Did you know that pansies love cool, dry conditions? The flower size stays large while temperatures are low! They are one of the few colour plants that can put up with adverse weather. Here at Griffins, we grow thousands of pansies, using a very high quality seed, and that, along with John's secret innovative techniques, is the secret of these powerful pansies!
How to get the most from your pansies:
As with all plants, there are little secrets to growing great pansies.
• If growing in pots, change your compost. Don't use old compost that's had plants growing in it for the past season, as all the goodness is gone and your plants will struggle.
• John Innes Multipurpose Compost gives the best results and our tip is to add a bit of grit for good drainage.
• Slow release feeding is the best way to feed your plants. This feeding will last 6 months from one application. It saves time, energy and the environment!
Probably the most important point to keep in mind if you're growing pansies is to not overwater. Keep your pansies dry in dull weather. Of course, in warmer, sunnier weather, you will need to water.
Golden rule: only water your plants when compost has dried up. Don't be continually giving already damp compost more water!
Make sure the cold is taken out of the water. If your tap water is freezing cold, take the chill out of it – your pansies will love you for it!
Never water early or later in the evening in frosty weather. Would you like a bucket of freezing cold water thrown on top of you one of these evenings?
Whether in a pot or in the garden, good drainage is essential! For pots, cover the drainage hole with a flat slate or stone, not small gritty stones as your drainage hole will get clogged up.
In beds and borders good drainage is essential. If your bed is near a patio or footpath, make sure all rainwater isn't draining into your bed!
The same applies to sloped gardens or shrubberies. Make sure the ground doesn't get waterlogged in times of heavy rainfall. How would you feel if your feet were constantly in wet, soggy earth?
My golden rule is 'dead-head as you pass a tired flower' (turned brown in colour). Dead-heading must be done to get continuous flowering. The plant's natural reaction is not to flower unless old flowers are removed! Don't think of dead-heading as a chore, just get it done as you walk by (and why not have a chat with them in the process?)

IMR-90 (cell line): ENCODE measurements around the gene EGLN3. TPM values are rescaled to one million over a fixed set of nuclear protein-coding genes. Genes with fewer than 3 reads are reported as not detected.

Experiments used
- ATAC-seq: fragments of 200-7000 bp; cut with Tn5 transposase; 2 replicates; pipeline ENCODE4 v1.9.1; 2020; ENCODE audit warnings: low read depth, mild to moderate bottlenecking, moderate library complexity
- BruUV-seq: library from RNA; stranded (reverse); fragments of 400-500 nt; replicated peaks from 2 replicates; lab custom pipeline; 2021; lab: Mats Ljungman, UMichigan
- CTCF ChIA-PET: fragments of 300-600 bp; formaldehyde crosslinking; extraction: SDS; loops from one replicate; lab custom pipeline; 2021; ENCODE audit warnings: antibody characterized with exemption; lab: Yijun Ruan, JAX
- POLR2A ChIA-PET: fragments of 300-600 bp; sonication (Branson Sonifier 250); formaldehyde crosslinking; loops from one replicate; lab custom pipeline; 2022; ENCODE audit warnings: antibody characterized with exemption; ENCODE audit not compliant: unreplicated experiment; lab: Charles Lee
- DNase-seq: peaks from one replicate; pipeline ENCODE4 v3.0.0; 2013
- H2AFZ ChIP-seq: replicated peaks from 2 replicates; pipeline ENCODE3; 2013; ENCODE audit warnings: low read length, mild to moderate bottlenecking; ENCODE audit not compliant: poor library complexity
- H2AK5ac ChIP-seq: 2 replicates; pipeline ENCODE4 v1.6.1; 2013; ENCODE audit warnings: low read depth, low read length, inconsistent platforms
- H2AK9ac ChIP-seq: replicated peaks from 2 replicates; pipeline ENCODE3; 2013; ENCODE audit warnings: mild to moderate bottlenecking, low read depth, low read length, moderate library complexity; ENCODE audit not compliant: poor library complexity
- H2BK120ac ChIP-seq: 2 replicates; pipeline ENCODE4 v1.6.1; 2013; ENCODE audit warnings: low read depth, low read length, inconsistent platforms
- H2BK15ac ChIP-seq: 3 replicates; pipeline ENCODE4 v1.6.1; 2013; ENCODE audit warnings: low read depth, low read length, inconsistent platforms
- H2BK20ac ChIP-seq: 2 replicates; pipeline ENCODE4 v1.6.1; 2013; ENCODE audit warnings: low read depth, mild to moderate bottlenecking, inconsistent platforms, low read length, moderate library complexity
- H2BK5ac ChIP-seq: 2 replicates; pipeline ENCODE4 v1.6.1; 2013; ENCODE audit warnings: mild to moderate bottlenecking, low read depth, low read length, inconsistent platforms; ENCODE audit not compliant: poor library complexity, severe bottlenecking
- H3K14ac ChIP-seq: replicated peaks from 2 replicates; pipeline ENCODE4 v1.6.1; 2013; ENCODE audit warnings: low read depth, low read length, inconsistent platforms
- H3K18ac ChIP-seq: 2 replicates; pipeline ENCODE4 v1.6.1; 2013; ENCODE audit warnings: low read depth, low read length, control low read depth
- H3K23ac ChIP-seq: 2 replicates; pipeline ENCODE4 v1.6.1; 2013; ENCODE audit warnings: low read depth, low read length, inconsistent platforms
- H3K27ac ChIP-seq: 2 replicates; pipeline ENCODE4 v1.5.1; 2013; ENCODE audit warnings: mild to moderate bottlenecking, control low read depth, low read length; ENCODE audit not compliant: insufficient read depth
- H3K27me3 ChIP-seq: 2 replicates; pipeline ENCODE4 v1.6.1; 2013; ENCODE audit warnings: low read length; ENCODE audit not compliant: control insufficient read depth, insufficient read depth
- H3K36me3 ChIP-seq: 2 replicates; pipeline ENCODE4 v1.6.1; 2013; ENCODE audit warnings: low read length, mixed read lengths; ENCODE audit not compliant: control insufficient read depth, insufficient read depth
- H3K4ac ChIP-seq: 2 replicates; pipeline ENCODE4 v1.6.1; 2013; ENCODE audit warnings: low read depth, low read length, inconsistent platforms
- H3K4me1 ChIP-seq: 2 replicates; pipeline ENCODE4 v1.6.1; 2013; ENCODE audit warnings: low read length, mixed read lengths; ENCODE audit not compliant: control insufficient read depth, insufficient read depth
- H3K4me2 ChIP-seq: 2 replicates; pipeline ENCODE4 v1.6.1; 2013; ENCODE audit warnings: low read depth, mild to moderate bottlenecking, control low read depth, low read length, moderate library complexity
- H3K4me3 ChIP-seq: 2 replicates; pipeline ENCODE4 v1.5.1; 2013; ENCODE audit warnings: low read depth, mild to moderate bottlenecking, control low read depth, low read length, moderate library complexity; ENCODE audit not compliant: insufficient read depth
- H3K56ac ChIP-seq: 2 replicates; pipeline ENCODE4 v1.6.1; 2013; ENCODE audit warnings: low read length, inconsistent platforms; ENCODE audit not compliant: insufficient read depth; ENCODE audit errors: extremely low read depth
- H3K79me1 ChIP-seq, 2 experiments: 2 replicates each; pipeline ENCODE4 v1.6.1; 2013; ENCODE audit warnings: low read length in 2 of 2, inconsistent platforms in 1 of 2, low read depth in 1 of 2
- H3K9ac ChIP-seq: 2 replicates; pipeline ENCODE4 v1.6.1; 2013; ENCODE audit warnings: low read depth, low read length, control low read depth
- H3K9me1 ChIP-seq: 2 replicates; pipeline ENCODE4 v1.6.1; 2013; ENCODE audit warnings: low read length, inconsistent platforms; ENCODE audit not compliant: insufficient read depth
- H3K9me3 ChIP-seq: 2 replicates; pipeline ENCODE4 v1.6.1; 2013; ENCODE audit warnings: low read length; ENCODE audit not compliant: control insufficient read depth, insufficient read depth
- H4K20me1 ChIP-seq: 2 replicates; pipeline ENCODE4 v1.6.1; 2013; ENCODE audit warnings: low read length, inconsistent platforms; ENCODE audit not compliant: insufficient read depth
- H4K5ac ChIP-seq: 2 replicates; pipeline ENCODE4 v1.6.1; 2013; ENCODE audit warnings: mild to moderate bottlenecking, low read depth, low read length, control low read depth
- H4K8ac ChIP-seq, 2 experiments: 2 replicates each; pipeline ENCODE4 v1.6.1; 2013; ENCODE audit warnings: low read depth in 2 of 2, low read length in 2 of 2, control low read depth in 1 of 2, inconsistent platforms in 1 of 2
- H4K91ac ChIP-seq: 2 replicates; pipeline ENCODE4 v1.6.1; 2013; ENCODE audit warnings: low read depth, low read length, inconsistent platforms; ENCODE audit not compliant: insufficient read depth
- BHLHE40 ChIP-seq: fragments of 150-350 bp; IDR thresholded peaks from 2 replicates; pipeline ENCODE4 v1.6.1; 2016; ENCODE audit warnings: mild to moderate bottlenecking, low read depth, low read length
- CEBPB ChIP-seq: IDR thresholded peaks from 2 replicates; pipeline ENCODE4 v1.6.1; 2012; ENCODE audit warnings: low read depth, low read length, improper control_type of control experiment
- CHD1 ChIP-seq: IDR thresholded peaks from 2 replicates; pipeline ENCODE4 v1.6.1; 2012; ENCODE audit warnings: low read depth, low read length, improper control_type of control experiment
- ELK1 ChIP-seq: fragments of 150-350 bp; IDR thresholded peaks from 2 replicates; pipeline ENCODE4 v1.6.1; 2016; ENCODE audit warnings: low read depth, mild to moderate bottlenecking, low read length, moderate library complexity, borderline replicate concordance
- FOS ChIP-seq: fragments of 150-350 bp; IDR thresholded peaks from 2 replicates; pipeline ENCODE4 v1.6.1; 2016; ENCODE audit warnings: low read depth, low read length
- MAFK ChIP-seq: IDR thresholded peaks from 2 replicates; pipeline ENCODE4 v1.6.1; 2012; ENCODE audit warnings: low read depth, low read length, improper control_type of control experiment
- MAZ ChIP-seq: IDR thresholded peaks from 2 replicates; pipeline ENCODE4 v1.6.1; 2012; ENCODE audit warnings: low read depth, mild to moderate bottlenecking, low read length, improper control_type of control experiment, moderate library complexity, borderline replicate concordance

What can go wrong with pansies?
Most of the diseases in pansies are caused by wet conditions, overwatering or watering late in the evening. You will sometimes notice a black/purple spot of blotch on the leaves. This is a fungal disease caused by all of the above conditions, so the remedy is: (1) improve drainage (2) care with timing and amount of watering (3) spray with dithane fungicide
Remove leaves with the disease and burn them. Again, I can't stress enough that these problems will occur under wet conditions generated by the elements but also you!
There are a variety of pests that attack pansies and I suppose prevention is the best policy. I find putting a few cloves of garlic in the ground works wonders. Plant your cloves upside down (send them to Australia!). This will delay them in sending up growth. You can also get a garlic spray which is fantastic and 100% natural.
Aphids are the most problematic insect for pansies, and what you need to be aware of is when aphids are active: the first cut of silage, and the second cut. When farmers take to the field to cut silages, then this is when the aphids are on the march and trying to find a new home – usually in your garden! So as soon as you notice lots of tractor activity, this is the time to be on your guard and take action! Check undersides of leaves for those insects. Natural sprays include garlic spray and sprays containing pyrethrins. As for chemical sprays, a good general bug spray should do the job.
The ready to use sprays are best, as most people are heavy handed and overdose plants. Always follow instruction if you are making up a solution.
Here at Griffins, we find the main mistakes people make with pansies are:
- using old compost
So if you make sure these two points are adhered to, you will have much better success. Good luck!
Did you know – Pansies belong to the Brassica family, so don't plant them in your cabbage patch!
Any questions? I love solving your gardening problems, so keep those queries coming on facebook!